In a previous blog, we assessed the potential impact of standalone 5G on connectivity services for operators and the evolutionary pathway to new business models it offers. To follow on from that, let’s look specifically at standalone 5G and how it could interact with other emerging technologies to support new applications, particularly within private mobile networks.
Firstly, it’s worth reviewing what standalone 5G represents as a technology platform. Non-standalone 5G uses existing LTE networking infrastructure, but the standalone version is based on 5G cells for signalling and information transfer, and therefore represents what many in the industry consider to be true 5G (see Figure 1). It’s founded on a 5G packet core architecture, so that rather than being founded on an LTE core, 5G can be deployed without pre-existing LTE equipment in the network — potentially making it a viable choice for private mobile networks in locations where LTE isn’t present.
Figure 1. Comparison between non-standalone and standalone methods of 5G deployment
Source: Deutsche Telekom
Importantly, the standalone 5G core is cloud-native and designed as a service-based architecture, in which many software network functions are virtualized using edge computing to support the full range of 5G features. Some of these are requirements for advanced enterprise uses, from smart factory automation, smart city applications, remote control of critical infrastructure and autonomous vehicle operation, to digital twins and augmented reality. The inclusion of artificial intelligence (AI) at the network edge offers additional benefits in areas including performance, latency, security, privacy control and power efficiency.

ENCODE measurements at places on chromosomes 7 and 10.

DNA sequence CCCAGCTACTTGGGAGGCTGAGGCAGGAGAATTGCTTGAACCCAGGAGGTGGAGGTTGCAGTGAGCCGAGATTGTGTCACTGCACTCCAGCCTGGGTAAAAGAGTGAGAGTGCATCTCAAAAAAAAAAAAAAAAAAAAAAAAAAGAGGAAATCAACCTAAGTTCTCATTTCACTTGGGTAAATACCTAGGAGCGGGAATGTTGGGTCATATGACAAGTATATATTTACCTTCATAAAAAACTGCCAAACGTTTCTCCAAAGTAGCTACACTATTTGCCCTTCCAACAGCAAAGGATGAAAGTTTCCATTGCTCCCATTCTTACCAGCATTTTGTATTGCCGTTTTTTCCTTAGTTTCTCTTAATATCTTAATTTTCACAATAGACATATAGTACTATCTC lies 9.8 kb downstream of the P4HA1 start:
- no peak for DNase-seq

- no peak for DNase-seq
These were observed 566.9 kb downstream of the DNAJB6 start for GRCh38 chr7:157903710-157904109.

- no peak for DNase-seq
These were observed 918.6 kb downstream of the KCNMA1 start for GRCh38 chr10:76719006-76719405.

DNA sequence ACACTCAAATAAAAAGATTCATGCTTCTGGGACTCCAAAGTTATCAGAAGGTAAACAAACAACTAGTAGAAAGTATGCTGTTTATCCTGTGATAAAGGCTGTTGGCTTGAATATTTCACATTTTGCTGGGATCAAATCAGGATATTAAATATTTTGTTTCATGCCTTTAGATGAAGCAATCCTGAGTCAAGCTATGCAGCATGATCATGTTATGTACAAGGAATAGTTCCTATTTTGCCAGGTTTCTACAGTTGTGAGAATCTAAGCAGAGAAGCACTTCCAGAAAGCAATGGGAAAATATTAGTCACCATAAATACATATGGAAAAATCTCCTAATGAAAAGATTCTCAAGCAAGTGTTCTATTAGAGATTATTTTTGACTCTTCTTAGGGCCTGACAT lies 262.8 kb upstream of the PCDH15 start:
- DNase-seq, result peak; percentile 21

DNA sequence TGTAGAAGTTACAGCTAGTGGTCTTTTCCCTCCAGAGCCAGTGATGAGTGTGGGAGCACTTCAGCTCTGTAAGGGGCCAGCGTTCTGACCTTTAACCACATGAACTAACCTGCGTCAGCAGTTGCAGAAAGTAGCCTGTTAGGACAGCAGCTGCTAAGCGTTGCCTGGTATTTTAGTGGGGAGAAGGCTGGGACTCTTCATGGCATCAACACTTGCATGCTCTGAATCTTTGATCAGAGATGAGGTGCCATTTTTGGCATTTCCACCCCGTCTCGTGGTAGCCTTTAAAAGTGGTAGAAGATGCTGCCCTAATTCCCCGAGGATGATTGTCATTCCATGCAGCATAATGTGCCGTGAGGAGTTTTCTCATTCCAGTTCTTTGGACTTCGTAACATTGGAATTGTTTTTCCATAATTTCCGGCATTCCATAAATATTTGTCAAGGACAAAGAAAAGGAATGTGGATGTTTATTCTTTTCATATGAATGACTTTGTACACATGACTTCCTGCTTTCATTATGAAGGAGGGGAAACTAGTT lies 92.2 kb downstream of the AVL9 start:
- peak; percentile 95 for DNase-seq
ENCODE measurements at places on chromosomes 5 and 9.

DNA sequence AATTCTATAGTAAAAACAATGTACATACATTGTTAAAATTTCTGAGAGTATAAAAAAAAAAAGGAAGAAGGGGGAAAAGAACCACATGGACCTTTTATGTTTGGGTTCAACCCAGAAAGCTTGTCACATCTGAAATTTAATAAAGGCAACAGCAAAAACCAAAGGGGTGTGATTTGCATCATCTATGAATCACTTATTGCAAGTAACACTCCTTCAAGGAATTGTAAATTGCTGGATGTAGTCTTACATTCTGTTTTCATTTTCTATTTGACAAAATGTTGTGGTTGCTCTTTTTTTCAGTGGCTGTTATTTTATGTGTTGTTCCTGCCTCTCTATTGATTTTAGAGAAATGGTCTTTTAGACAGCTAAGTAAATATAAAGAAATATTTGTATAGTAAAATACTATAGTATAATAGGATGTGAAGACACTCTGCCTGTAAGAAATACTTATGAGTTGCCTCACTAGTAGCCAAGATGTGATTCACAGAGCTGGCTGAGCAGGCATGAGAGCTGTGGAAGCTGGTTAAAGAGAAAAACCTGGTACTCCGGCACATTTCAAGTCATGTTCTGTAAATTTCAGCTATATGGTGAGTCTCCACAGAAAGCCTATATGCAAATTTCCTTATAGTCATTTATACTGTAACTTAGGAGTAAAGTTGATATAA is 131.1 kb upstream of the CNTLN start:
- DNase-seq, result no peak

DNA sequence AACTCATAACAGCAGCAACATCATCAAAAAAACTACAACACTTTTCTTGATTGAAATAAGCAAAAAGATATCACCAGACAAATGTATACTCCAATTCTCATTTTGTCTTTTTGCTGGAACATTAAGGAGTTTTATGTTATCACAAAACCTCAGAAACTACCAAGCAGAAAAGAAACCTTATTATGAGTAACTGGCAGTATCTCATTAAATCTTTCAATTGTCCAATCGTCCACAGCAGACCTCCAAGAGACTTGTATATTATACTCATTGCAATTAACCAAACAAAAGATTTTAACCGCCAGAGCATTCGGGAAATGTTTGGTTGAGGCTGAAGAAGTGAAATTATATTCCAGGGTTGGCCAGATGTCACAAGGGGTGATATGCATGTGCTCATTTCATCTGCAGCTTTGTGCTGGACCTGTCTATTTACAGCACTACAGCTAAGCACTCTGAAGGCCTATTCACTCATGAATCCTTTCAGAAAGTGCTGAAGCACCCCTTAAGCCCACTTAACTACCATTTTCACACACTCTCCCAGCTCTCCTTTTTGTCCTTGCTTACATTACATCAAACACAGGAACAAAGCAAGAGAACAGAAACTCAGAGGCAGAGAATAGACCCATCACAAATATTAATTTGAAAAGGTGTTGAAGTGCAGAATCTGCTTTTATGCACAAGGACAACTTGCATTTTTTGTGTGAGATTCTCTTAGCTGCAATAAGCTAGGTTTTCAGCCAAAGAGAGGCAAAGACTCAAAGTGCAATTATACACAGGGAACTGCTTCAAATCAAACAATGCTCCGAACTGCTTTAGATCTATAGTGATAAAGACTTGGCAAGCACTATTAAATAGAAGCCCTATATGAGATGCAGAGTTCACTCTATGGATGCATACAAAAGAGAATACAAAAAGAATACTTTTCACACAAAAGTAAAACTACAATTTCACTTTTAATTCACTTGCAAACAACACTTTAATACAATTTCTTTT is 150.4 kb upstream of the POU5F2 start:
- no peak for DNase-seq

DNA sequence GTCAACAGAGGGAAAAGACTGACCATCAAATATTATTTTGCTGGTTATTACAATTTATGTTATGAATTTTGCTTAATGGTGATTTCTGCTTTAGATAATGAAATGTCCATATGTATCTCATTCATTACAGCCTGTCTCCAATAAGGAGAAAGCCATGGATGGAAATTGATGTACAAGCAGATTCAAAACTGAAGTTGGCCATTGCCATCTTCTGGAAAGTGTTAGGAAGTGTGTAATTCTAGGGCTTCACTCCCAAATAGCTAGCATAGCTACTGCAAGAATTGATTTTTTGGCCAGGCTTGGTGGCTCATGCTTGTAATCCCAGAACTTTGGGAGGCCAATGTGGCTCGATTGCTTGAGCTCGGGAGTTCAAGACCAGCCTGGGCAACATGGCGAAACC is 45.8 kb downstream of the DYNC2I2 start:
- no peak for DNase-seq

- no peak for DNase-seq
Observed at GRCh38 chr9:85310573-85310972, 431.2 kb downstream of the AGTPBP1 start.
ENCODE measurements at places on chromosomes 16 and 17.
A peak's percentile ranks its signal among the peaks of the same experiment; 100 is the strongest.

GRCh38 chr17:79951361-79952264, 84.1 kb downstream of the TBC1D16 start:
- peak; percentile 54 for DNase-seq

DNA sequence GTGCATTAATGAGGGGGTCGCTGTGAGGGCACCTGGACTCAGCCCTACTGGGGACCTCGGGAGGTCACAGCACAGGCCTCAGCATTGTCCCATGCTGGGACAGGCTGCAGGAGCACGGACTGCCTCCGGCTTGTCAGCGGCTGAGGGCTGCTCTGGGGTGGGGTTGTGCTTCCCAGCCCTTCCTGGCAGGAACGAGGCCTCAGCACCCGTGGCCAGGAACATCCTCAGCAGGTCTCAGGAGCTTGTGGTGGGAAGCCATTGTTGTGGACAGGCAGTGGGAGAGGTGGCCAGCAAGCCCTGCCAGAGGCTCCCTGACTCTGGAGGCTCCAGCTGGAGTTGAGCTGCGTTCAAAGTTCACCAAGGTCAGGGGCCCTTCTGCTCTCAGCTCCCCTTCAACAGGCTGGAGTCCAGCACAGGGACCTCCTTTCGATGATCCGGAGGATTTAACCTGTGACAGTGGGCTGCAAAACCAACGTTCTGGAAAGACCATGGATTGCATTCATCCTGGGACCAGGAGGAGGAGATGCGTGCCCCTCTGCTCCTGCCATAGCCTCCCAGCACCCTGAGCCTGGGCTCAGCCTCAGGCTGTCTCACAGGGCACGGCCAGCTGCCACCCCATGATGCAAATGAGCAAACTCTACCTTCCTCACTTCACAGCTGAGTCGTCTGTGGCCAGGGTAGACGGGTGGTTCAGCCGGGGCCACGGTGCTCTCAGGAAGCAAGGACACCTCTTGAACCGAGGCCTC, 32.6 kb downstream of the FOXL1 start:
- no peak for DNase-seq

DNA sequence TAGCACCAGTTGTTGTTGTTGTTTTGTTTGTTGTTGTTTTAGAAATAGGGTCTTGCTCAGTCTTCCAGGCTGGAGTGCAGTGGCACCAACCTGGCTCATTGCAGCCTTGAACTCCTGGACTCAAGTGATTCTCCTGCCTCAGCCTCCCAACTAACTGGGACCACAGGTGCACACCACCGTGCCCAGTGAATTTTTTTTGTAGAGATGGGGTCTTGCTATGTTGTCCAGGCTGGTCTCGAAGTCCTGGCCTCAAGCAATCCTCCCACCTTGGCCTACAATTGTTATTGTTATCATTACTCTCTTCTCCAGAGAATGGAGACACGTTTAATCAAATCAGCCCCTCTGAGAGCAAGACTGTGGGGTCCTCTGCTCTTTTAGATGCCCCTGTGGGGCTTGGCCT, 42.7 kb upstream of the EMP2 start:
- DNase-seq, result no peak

Further, a service-based architecture opens up the ability to slice the 5G network into customized virtual pieces that can be tailored to the quality of experience needs of individual services or customers and maximize the network’s operational efficiency.
Simplifying operations through the cloud-native design in standalone 5G means that telecom operators can test, deploy and scale new services at the speed of hyperscale web service providers — though going cloud-native also underlines the critical importance of DevOps, the agile process of combining developer and operational activities, that dominates cloud culture.
DevOps emphasizes an interconnected and continuous process of software development, deployment, monitoring, testing and improvement — a concept known as continuous integration/continuous deployment, or CI/CD. DevOps and the CI/CD process are essential in a standalone 5G network to harness its full potential as an ecosystem for service innovation. It incorporates open and standardized APIs that will enable the development community to use mobile network services when building new services for enterprise customers and to build a truly programmable network for faster service creation and implementation.
At CCS Insight, we’ve been tracking the suppliers that have already embraced the technology, notably in the demanding domain of a private mobile network, with its potential for sophisticated new industrial applications.